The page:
The knights who say Ni uses humor throughout their actions. The way the Knights of NI approach Arthur is itself humorous because at first they seem not to understand each other. However, it turns out that they were in need of shrubbery. Their demand for the second shrubbery, even after claiming that the first one was articulate is also humorous.
Question 2: humorous elements
Hyperbole: the way one of the wrestker kills the other is exaggerated. During one of the scrappy and extremely intense match, one of the wrestlers tapped at length, only to realize that the opponent had passed away while they were struggling. This implied that he had posthumously won that match.
Surprise: the way the Knight of Ni demand the second Shrubbery is surprising and humorous. After Arthur brings the first shrubbery, the Knight of Ni likes the laurel. However, to prevent Arthur from going away they comically introduce another demand as illustrated below.
‘Arthur: O Knights of Ni. We have brought you your shrubbery. May we go now?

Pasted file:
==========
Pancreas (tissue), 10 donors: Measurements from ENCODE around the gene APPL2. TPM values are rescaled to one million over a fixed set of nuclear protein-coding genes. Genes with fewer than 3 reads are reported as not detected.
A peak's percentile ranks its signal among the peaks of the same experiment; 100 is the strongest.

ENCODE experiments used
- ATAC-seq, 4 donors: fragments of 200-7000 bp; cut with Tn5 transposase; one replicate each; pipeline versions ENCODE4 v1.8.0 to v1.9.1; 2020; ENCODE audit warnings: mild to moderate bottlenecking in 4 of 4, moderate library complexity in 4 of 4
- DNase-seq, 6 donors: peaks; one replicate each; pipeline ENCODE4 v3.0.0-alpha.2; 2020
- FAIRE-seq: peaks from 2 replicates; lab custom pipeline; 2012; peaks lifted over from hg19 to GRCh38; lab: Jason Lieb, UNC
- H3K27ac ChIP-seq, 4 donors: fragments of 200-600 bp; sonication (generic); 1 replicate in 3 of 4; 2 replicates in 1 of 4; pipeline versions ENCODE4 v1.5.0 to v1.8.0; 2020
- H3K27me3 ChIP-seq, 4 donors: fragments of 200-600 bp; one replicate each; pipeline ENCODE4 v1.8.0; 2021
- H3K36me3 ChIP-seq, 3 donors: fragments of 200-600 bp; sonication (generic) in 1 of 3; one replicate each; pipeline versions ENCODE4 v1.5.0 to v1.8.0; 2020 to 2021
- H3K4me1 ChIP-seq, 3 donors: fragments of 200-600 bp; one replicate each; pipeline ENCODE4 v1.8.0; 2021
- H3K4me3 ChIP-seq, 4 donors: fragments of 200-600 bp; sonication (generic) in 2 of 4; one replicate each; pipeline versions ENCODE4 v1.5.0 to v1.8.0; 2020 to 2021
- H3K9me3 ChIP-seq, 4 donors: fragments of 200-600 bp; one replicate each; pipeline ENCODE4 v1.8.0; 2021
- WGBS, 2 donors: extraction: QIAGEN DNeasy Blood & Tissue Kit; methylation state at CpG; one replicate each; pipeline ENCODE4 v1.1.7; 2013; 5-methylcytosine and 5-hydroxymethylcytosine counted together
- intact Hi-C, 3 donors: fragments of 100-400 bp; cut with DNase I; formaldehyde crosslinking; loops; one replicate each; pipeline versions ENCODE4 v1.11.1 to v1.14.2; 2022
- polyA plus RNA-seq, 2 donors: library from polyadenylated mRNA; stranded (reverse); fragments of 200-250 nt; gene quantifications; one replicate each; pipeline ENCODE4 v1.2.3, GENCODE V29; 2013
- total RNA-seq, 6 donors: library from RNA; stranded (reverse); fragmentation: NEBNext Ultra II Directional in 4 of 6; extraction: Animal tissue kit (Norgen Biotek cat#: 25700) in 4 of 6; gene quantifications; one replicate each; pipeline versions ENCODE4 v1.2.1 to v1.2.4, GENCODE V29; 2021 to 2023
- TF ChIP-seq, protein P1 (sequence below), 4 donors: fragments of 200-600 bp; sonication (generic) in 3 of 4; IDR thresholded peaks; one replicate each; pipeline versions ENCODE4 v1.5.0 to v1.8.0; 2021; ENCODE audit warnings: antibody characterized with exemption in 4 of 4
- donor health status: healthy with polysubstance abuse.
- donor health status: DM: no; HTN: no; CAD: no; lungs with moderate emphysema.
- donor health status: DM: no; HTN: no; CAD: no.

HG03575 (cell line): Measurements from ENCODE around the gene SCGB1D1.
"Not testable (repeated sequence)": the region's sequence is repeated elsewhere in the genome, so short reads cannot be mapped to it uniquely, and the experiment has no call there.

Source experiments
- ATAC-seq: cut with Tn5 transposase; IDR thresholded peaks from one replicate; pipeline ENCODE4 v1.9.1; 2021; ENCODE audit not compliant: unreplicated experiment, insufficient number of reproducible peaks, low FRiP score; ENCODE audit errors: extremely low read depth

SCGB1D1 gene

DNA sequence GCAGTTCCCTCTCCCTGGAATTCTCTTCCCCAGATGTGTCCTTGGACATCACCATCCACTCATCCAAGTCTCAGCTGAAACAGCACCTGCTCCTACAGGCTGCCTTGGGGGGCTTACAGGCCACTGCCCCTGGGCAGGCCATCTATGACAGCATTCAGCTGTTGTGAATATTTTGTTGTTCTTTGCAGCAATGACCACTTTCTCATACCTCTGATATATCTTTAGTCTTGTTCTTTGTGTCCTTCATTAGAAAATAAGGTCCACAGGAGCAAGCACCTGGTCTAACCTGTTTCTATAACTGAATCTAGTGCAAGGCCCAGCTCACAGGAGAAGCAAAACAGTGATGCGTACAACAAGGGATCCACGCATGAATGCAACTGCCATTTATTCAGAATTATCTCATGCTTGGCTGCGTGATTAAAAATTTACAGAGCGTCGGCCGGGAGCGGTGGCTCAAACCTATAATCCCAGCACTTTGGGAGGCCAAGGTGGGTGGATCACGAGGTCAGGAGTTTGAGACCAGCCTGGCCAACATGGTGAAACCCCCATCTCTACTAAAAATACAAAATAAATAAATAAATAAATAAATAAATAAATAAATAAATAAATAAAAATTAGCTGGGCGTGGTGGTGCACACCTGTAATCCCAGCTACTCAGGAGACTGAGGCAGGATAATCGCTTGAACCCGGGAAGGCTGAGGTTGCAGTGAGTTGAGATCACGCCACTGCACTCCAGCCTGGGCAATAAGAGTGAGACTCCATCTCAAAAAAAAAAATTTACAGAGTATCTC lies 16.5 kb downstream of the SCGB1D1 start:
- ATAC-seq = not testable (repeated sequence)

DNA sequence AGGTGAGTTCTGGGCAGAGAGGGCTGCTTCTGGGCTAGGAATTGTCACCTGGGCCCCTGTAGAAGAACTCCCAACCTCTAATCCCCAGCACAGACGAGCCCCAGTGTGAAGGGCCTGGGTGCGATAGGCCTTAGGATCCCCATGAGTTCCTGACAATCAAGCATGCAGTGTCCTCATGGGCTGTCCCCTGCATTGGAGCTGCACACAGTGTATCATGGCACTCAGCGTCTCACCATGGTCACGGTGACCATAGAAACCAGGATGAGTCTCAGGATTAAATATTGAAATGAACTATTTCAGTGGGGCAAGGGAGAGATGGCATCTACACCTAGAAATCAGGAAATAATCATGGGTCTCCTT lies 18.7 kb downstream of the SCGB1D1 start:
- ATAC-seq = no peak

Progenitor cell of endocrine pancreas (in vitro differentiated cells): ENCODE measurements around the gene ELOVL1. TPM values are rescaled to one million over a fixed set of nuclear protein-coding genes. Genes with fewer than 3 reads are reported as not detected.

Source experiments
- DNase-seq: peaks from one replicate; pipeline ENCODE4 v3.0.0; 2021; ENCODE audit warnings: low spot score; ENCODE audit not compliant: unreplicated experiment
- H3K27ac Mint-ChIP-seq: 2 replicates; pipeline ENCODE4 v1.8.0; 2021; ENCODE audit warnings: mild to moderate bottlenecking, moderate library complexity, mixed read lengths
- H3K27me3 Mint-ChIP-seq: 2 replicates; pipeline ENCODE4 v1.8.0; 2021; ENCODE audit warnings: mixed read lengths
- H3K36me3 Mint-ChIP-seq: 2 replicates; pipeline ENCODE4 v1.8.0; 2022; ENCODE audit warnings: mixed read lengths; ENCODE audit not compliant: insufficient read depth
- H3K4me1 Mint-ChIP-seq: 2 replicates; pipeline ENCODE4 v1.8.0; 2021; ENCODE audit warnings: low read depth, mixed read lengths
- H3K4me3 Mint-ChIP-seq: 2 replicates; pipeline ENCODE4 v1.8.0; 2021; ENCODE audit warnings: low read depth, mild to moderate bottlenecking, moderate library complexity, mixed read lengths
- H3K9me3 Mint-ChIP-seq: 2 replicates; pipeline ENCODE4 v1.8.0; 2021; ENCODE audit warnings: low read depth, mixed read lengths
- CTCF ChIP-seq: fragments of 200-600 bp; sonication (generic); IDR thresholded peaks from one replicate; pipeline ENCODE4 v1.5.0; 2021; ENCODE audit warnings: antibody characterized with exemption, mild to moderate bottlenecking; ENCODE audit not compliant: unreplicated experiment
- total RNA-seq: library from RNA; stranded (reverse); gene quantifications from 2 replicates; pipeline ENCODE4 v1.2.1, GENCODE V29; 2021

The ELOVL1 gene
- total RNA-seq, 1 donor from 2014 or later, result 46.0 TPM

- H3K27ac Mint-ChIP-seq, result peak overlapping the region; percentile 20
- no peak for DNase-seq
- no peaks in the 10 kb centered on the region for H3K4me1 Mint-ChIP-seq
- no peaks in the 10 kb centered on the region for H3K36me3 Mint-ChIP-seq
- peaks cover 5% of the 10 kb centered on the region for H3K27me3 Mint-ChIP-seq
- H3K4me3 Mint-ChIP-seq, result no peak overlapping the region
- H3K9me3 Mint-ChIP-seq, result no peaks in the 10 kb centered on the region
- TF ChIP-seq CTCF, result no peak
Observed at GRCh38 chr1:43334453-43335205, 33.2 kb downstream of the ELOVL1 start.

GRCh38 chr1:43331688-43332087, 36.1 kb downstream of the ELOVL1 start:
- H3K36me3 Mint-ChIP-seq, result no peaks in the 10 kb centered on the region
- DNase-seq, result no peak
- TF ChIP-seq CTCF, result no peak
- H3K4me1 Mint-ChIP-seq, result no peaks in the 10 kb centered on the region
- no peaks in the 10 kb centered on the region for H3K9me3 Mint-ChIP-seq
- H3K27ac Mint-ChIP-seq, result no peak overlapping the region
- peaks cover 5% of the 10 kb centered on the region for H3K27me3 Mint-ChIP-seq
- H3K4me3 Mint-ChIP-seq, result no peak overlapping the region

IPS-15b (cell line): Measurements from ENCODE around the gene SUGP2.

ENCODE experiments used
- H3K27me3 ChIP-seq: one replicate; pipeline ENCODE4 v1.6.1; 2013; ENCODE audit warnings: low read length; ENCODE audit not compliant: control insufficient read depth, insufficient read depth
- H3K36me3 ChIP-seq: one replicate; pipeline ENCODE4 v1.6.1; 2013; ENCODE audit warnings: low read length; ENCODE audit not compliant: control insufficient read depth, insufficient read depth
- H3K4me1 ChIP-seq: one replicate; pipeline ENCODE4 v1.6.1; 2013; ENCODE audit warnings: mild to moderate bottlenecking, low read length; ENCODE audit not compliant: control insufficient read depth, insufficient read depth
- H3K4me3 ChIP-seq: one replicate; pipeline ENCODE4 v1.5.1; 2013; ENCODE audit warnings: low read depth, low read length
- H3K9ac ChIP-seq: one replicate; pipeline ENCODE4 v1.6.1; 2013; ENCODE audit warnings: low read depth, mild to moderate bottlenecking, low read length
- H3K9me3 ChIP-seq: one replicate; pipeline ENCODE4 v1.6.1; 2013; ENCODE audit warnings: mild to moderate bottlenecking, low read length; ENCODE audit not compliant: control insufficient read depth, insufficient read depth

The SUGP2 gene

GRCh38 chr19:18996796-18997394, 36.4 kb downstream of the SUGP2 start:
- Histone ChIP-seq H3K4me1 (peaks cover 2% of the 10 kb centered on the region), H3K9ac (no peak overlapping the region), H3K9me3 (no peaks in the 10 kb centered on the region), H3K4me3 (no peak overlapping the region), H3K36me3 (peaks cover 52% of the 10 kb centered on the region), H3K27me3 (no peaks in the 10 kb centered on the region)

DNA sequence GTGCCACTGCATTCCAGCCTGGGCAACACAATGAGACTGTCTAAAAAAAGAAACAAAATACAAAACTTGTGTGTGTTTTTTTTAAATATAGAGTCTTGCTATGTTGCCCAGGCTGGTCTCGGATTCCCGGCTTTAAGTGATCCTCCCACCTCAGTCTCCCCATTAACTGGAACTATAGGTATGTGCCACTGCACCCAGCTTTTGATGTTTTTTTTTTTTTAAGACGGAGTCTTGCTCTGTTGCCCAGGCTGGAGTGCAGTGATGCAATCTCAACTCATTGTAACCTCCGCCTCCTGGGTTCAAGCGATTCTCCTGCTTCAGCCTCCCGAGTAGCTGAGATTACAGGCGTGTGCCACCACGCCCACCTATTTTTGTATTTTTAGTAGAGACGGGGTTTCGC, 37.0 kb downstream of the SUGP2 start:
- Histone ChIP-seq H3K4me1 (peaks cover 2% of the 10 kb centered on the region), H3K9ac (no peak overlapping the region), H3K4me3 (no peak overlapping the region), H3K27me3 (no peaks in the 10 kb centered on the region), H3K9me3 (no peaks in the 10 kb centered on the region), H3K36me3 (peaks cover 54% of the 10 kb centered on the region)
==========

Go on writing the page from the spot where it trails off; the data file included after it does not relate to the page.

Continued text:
Knight of Ni: Yes, it is a good shrubbery. I like the laurels particularly.
But there is one small problem….
Question 3: BakhtinianCarnivalesque
The word Carnivalesque is normally used as a translation of works of Mikhail Bakhtin, a Russian critic, hence the word BakhtinianCarnivalesque. The word is a literary mode meant to liberate and subvertthe assumptions allied to aa particular atmosphere or dominant style via chaos or humor.
Carnivalesquein the “Knight of NI” has been used in various selected scenes. For instance, there is a carnivalesque when the Knight of Ni changes their name to demand for another shrubbery.
‘Arthur: What is that?
Knight of Ni: We are now *no longer* the Knights Who Say “Ni”!’
Other instances that exhibit carnivalesque include the Reality TV, Girls Gone Wild, Costume parties and the Saturday Night Live